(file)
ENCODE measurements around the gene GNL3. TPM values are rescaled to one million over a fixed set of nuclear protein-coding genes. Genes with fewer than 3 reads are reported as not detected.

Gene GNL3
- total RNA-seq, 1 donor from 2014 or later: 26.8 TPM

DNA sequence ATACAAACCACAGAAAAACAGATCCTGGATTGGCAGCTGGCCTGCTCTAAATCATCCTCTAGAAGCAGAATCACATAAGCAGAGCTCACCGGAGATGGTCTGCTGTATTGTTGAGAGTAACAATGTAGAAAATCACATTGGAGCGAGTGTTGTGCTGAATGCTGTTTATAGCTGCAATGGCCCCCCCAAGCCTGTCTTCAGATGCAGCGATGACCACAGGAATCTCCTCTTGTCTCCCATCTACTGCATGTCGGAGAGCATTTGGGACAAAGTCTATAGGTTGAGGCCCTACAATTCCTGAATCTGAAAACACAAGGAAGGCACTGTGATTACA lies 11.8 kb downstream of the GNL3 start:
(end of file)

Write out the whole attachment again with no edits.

ENCODE measurements around the gene GNL3. TPM values are rescaled to one million over a fixed set of nuclear protein-coding genes. Genes with fewer than 3 reads are reported as not detected.

Gene GNL3
- total RNA-seq, 1 donor from 2014 or later: 26.8 TPM

DNA sequence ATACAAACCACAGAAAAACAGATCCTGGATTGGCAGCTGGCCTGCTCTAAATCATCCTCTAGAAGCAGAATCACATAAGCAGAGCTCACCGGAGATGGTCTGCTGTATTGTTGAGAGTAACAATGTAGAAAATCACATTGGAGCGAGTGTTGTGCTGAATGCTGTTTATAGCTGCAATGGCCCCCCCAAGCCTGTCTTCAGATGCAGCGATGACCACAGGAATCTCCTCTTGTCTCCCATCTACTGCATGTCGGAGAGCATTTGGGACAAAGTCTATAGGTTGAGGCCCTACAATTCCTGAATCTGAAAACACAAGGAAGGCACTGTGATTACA lies 11.8 kb downstream of the GNL3 start: